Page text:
Breathless by Pam Withers

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Breathless by Pam Withers

Withers, Pam. Breathless. Orca, 2005. ISBN 978-1551434803 128 pp. $

Beverly’s goals while on school break are simple: lose 10 pounds and get a guy. Insecure about her weight and attractiveness, she builds self-esteem by spending time helping her uncle with his dive shop in Hawaii, and more than one guy seems to be sending her interested signals. She likes 18-year-old Garth, whose charming attention and wandering hands are proof of his attraction, no matter what her scale says. Still, she is determined to starve herself to slim down, never guessing about the effects of skipping meals on her athletic diving activities, and inevitably gets into a situation that puts herself and Garth in danger.

The author’s choice to never reveal the true weight of the self-loathing protagonist makes the novel accessible to every girl. Supporting characters such as Uncle Tom and his deaf assistant Weniki are fleshed out well. Readers who had never experienced the life aquatic will share in Beverly’s joy and wonder at tropical creatures, and fear and horror at running into a moray eel and dropping her regulator. Attention to detail and character development are strong in this brief novel.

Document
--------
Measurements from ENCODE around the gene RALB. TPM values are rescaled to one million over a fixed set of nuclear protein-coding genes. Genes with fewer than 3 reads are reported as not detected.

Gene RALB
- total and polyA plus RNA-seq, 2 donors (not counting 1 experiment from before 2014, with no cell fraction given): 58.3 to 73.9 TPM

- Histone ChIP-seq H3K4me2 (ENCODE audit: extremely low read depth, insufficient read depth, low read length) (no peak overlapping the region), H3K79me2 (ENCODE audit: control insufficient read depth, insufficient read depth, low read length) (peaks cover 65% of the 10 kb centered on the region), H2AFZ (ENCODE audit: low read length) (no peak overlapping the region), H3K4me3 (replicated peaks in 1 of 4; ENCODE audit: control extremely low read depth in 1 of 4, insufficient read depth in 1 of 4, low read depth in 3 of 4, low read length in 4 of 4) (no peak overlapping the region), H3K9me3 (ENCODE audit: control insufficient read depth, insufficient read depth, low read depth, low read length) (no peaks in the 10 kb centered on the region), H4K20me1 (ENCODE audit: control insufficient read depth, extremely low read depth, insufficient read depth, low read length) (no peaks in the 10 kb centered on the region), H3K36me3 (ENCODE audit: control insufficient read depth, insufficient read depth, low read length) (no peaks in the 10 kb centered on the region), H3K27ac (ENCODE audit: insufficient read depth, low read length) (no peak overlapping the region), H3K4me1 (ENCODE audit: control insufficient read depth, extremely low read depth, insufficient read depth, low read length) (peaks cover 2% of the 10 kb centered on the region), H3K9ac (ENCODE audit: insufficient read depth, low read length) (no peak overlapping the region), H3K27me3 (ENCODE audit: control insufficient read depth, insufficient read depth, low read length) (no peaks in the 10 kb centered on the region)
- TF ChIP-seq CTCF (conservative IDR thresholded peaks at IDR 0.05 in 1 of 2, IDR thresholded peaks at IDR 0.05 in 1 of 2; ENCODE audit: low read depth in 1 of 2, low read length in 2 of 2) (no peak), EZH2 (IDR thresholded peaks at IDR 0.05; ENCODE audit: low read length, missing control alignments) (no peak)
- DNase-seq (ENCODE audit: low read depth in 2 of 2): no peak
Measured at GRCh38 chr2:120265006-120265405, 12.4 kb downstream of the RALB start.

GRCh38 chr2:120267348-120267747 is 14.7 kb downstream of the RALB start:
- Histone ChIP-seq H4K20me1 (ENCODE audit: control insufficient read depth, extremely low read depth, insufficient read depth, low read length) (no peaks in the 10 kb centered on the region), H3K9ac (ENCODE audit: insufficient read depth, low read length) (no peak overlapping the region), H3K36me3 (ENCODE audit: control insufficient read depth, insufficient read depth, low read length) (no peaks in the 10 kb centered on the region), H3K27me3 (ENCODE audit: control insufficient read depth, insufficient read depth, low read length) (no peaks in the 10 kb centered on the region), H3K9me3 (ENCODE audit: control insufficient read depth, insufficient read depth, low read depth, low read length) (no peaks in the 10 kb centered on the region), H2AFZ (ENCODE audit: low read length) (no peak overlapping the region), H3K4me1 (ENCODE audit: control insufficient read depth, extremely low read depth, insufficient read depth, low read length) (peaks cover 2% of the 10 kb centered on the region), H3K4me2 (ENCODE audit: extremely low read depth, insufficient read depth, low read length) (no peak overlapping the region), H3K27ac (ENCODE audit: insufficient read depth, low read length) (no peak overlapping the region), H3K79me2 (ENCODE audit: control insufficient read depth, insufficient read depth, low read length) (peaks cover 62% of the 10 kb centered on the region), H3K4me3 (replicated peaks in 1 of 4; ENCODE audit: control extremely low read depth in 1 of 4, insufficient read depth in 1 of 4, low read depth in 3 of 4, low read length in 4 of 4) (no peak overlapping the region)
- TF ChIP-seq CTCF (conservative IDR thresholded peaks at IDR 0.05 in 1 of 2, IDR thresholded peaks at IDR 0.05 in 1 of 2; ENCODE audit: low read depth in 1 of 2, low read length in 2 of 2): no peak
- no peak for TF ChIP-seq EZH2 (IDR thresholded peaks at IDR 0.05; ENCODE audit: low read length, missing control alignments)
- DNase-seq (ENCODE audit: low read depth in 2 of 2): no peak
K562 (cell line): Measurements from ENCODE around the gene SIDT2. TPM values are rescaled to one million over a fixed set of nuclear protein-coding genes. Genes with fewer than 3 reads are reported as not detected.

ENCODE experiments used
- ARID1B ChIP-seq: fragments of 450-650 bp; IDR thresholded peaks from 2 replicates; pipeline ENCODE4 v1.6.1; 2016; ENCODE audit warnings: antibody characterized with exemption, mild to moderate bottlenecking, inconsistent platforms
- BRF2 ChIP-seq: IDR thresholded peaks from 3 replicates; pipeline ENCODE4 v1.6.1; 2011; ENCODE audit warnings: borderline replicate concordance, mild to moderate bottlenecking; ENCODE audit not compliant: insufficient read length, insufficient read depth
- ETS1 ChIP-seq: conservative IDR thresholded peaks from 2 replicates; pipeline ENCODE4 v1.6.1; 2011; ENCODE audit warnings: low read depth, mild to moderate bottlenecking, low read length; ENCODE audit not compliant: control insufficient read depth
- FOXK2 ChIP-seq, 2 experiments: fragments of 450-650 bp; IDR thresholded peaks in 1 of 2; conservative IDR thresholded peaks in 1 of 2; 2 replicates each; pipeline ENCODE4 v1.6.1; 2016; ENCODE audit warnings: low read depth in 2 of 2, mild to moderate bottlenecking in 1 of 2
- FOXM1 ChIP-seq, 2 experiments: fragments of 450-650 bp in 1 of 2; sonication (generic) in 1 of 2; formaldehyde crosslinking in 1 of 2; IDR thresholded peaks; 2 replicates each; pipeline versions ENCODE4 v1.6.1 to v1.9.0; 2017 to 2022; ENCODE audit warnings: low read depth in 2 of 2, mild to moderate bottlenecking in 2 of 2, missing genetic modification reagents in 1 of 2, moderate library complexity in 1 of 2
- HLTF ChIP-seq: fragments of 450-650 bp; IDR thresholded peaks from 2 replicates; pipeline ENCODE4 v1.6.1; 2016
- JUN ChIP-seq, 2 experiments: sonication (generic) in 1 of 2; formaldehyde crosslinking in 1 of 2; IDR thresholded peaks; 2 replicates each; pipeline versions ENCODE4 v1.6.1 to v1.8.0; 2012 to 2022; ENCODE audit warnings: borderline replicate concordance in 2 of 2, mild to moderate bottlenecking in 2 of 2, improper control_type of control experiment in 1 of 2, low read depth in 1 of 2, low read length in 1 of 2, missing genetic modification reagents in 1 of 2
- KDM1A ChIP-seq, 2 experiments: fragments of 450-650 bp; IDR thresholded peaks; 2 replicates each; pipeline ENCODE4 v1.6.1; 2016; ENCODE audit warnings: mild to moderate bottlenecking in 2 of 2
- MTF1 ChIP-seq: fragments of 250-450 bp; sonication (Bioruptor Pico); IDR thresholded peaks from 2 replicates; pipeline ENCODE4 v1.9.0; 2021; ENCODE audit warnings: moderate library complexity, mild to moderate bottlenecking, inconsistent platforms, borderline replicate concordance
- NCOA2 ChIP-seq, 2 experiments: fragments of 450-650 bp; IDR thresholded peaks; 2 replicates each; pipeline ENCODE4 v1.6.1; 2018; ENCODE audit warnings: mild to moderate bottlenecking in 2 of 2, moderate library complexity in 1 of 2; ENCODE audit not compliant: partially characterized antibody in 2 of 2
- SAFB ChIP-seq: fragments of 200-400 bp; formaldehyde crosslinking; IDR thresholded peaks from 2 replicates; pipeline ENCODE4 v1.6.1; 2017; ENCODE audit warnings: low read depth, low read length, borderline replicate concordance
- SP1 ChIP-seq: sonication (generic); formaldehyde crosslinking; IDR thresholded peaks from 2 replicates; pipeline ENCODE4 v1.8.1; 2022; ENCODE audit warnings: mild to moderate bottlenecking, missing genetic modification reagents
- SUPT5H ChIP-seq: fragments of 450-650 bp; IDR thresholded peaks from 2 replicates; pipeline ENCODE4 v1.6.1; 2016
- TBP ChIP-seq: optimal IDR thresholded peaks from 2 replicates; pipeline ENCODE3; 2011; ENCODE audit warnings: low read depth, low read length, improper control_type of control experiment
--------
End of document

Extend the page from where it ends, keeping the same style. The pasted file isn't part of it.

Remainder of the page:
The Cottonmouth Club by Lance Marcum

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The Cottonmouth Club by Lance Marcum

Marcum, Lance. The Cottonmouth Club. Farrar, Straus and Giroux, 2005. ISBN 978-0374315627 336 pp. $

I devoured Robert Newton Peck’s Soup books books when I was growing up, and The Cottonmouth Club was a total throwback to the feeling of those books. Set in the early 1960’s not the 1920’s, The Cottonmouth Club has many of the same elements as Soup: historical fiction with a semi-autobiographical tone, best friends, boyish pranks, a carefree summer, overalls, burgeoning interest in the opposite sex, and farm life.

Having a dad in the Air Force means a lot of moving, and friendships can be few and far between, so Mitch, nearly twelve, is really looking forward to the big plans he’s made with his buddy Tick for the summer after a rough sixth grade experience. Mitch’s mom decides it’s time he and his brother Charley get to know her family, since her Paw-Paw is getting on in years. As quickly as that, Mitch’s plans are derailed and the family sets off from civilized California to rustic Louisiana, where know-it-all Charley bonds with cousin Woody, and Mitch is left to prove himself to a trio of older cousins named Barry, Larry and Gary, and the cool kid in town, Finn. Mitch finds himself treed by a bull, belly flopping into the creek, climbing a water tower and coming face to face with snakes. There are also real bonding moments over monster movies, comic books and baseball.

The humor, adventure and farting make this an appealing book, but the pace occasionally slows to a crawl, and the subplot of a drunk driving accident from several years back mars the coming of age story a little. Still, Marcum delivers the message of forming your own identity and not worrying so much about being cool with grace and subtlety.